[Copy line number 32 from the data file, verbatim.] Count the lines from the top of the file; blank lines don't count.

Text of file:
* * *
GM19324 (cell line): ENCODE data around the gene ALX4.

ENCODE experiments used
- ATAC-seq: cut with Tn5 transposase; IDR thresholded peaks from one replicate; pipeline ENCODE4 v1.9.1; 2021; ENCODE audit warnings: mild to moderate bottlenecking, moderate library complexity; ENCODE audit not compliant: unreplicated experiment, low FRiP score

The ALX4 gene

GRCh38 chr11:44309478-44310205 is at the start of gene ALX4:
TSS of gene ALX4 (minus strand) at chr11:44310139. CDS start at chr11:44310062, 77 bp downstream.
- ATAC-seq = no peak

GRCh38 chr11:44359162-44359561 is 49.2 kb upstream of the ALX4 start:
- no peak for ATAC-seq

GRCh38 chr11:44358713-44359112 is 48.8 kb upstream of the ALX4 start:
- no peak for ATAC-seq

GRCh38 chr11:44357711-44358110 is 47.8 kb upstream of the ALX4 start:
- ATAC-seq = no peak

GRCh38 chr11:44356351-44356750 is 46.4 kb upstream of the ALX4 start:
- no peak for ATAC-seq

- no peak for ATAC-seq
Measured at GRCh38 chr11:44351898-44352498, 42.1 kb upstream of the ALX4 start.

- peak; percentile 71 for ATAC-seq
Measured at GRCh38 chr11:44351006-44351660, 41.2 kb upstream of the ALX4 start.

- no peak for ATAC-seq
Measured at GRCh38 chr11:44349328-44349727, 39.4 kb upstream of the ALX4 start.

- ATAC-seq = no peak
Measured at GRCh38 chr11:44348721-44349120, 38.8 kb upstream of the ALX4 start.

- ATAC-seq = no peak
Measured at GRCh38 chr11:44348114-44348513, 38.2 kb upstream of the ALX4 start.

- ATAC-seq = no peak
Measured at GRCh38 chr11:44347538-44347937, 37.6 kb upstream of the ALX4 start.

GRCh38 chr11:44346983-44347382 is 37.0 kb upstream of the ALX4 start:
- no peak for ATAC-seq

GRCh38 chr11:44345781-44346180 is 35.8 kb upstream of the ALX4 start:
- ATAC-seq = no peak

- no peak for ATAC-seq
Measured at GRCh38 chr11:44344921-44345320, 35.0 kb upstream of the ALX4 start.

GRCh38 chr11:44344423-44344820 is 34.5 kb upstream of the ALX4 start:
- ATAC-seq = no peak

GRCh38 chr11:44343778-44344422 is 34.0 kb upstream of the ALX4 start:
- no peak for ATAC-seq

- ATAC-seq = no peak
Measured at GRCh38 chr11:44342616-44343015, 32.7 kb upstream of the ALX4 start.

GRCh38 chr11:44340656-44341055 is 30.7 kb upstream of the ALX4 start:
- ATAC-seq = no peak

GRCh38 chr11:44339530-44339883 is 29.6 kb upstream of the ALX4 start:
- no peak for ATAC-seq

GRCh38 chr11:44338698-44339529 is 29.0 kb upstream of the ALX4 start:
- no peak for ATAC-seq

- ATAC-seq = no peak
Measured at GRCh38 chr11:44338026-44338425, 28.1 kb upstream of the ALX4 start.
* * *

- no peak for ATAC-seq